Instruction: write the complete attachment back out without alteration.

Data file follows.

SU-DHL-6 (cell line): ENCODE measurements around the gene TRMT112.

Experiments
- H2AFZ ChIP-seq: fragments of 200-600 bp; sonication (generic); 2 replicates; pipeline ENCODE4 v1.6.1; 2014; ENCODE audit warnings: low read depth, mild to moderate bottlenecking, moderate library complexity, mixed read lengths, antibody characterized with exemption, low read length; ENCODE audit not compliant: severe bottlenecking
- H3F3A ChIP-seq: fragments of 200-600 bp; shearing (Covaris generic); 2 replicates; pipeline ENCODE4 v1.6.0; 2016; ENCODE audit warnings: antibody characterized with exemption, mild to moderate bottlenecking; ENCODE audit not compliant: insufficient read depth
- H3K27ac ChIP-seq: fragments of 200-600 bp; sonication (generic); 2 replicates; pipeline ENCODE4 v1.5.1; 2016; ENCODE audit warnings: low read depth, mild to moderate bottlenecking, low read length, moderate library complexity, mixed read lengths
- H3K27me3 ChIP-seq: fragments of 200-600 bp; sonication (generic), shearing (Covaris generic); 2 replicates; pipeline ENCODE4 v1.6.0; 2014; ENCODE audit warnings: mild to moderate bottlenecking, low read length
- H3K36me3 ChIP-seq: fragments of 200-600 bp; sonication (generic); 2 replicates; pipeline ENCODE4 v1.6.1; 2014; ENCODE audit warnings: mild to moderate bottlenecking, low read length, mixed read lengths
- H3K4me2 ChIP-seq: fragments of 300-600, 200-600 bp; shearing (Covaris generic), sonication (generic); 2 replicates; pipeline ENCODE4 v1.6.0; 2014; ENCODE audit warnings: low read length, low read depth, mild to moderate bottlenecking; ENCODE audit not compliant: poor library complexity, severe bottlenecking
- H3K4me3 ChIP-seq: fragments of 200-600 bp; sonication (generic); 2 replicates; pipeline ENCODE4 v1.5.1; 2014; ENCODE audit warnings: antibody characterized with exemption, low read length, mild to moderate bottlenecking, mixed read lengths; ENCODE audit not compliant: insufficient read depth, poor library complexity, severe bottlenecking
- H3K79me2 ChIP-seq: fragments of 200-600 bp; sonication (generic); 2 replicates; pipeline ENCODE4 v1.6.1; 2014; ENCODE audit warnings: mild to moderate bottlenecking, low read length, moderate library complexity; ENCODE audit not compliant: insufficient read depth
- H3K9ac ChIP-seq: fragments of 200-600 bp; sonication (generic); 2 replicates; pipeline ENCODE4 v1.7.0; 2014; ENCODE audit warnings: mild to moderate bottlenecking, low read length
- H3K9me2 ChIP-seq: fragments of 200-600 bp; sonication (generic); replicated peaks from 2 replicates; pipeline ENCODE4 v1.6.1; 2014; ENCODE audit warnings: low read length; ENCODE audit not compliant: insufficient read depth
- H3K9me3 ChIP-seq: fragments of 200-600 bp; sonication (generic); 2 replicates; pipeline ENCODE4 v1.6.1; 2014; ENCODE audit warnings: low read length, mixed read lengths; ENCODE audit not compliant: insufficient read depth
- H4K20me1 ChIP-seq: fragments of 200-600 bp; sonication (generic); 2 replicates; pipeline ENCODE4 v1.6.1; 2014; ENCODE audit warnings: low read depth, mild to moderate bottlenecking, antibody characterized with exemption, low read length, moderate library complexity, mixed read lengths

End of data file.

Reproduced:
SU-DHL-6 (cell line): ENCODE measurements around the gene TRMT112.

Experiments
- H2AFZ ChIP-seq: fragments of 200-600 bp; sonication (generic); 2 replicates; pipeline ENCODE4 v1.6.1; 2014; ENCODE audit warnings: low read depth, mild to moderate bottlenecking, moderate library complexity, mixed read lengths, antibody characterized with exemption, low read length; ENCODE audit not compliant: severe bottlenecking
- H3F3A ChIP-seq: fragments of 200-600 bp; shearing (Covaris generic); 2 replicates; pipeline ENCODE4 v1.6.0; 2016; ENCODE audit warnings: antibody characterized with exemption, mild to moderate bottlenecking; ENCODE audit not compliant: insufficient read depth
- H3K27ac ChIP-seq: fragments of 200-600 bp; sonication (generic); 2 replicates; pipeline ENCODE4 v1.5.1; 2016; ENCODE audit warnings: low read depth, mild to moderate bottlenecking, low read length, moderate library complexity, mixed read lengths
- H3K27me3 ChIP-seq: fragments of 200-600 bp; sonication (generic), shearing (Covaris generic); 2 replicates; pipeline ENCODE4 v1.6.0; 2014; ENCODE audit warnings: mild to moderate bottlenecking, low read length
- H3K36me3 ChIP-seq: fragments of 200-600 bp; sonication (generic); 2 replicates; pipeline ENCODE4 v1.6.1; 2014; ENCODE audit warnings: mild to moderate bottlenecking, low read length, mixed read lengths
- H3K4me2 ChIP-seq: fragments of 300-600, 200-600 bp; shearing (Covaris generic), sonication (generic); 2 replicates; pipeline ENCODE4 v1.6.0; 2014; ENCODE audit warnings: low read length, low read depth, mild to moderate bottlenecking; ENCODE audit not compliant: poor library complexity, severe bottlenecking
- H3K4me3 ChIP-seq: fragments of 200-600 bp; sonication (generic); 2 replicates; pipeline ENCODE4 v1.5.1; 2014; ENCODE audit warnings: antibody characterized with exemption, low read length, mild to moderate bottlenecking, mixed read lengths; ENCODE audit not compliant: insufficient read depth, poor library complexity, severe bottlenecking
- H3K79me2 ChIP-seq: fragments of 200-600 bp; sonication (generic); 2 replicates; pipeline ENCODE4 v1.6.1; 2014; ENCODE audit warnings: mild to moderate bottlenecking, low read length, moderate library complexity; ENCODE audit not compliant: insufficient read depth
- H3K9ac ChIP-seq: fragments of 200-600 bp; sonication (generic); 2 replicates; pipeline ENCODE4 v1.7.0; 2014; ENCODE audit warnings: mild to moderate bottlenecking, low read length
- H3K9me2 ChIP-seq: fragments of 200-600 bp; sonication (generic); replicated peaks from 2 replicates; pipeline ENCODE4 v1.6.1; 2014; ENCODE audit warnings: low read length; ENCODE audit not compliant: insufficient read depth
- H3K9me3 ChIP-seq: fragments of 200-600 bp; sonication (generic); 2 replicates; pipeline ENCODE4 v1.6.1; 2014; ENCODE audit warnings: low read length, mixed read lengths; ENCODE audit not compliant: insufficient read depth
- H4K20me1 ChIP-seq: fragments of 200-600 bp; sonication (generic); 2 replicates; pipeline ENCODE4 v1.6.1; 2014; ENCODE audit warnings: low read depth, mild to moderate bottlenecking, antibody characterized with exemption, low read length, moderate library complexity, mixed read lengths